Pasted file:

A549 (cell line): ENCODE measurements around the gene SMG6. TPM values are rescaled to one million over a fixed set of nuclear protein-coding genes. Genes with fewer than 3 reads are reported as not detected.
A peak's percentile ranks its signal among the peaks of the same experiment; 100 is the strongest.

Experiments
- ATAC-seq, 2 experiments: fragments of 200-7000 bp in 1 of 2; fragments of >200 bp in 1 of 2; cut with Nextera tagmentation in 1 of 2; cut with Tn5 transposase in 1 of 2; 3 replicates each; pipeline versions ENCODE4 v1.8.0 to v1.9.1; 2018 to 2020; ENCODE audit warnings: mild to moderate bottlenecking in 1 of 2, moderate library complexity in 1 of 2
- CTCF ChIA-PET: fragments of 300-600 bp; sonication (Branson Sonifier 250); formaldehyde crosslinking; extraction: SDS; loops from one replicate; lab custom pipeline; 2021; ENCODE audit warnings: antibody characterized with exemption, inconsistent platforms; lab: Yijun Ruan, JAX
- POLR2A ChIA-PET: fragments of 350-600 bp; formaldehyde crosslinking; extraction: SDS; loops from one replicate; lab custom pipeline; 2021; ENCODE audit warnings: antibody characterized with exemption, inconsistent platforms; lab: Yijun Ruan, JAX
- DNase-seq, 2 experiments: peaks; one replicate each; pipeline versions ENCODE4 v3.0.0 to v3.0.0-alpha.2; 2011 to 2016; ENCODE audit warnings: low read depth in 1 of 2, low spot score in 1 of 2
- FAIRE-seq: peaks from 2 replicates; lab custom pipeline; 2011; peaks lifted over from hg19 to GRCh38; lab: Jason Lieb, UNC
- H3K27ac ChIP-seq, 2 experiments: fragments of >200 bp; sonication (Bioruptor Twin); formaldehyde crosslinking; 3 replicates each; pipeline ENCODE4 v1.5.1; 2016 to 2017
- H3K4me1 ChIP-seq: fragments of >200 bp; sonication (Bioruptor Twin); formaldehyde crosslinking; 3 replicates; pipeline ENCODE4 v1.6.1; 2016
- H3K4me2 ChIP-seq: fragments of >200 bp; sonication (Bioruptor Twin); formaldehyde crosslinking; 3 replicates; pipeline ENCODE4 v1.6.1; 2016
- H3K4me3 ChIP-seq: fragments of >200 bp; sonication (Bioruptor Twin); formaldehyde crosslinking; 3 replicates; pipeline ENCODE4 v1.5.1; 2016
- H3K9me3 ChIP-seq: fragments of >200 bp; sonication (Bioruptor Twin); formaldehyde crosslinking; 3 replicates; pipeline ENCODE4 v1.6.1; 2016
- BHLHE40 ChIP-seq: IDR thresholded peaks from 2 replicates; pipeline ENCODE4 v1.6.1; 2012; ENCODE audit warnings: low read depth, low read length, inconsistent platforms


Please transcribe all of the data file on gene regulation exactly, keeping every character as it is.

A549 (cell line): ENCODE measurements around the gene SMG6. TPM values are rescaled to one million over a fixed set of nuclear protein-coding genes. Genes with fewer than 3 reads are reported as not detected.
A peak's percentile ranks its signal among the peaks of the same experiment; 100 is the strongest.

Experiments
- ATAC-seq, 2 experiments: fragments of 200-7000 bp in 1 of 2; fragments of >200 bp in 1 of 2; cut with Nextera tagmentation in 1 of 2; cut with Tn5 transposase in 1 of 2; 3 replicates each; pipeline versions ENCODE4 v1.8.0 to v1.9.1; 2018 to 2020; ENCODE audit warnings: mild to moderate bottlenecking in 1 of 2, moderate library complexity in 1 of 2
- CTCF ChIA-PET: fragments of 300-600 bp; sonication (Branson Sonifier 250); formaldehyde crosslinking; extraction: SDS; loops from one replicate; lab custom pipeline; 2021; ENCODE audit warnings: antibody characterized with exemption, inconsistent platforms; lab: Yijun Ruan, JAX
- POLR2A ChIA-PET: fragments of 350-600 bp; formaldehyde crosslinking; extraction: SDS; loops from one replicate; lab custom pipeline; 2021; ENCODE audit warnings: antibody characterized with exemption, inconsistent platforms; lab: Yijun Ruan, JAX
- DNase-seq, 2 experiments: peaks; one replicate each; pipeline versions ENCODE4 v3.0.0 to v3.0.0-alpha.2; 2011 to 2016; ENCODE audit warnings: low read depth in 1 of 2, low spot score in 1 of 2
- FAIRE-seq: peaks from 2 replicates; lab custom pipeline; 2011; peaks lifted over from hg19 to GRCh38; lab: Jason Lieb, UNC
- H3K27ac ChIP-seq, 2 experiments: fragments of >200 bp; sonication (Bioruptor Twin); formaldehyde crosslinking; 3 replicates each; pipeline ENCODE4 v1.5.1; 2016 to 2017
- H3K4me1 ChIP-seq: fragments of >200 bp; sonication (Bioruptor Twin); formaldehyde crosslinking; 3 replicates; pipeline ENCODE4 v1.6.1; 2016
- H3K4me2 ChIP-seq: fragments of >200 bp; sonication (Bioruptor Twin); formaldehyde crosslinking; 3 replicates; pipeline ENCODE4 v1.6.1; 2016
- H3K4me3 ChIP-seq: fragments of >200 bp; sonication (Bioruptor Twin); formaldehyde crosslinking; 3 replicates; pipeline ENCODE4 v1.5.1; 2016
- H3K9me3 ChIP-seq: fragments of >200 bp; sonication (Bioruptor Twin); formaldehyde crosslinking; 3 replicates; pipeline ENCODE4 v1.6.1; 2016
- BHLHE40 ChIP-seq: IDR thresholded peaks from 2 replicates; pipeline ENCODE4 v1.6.1; 2012; ENCODE audit warnings: low read depth, low read length, inconsistent platforms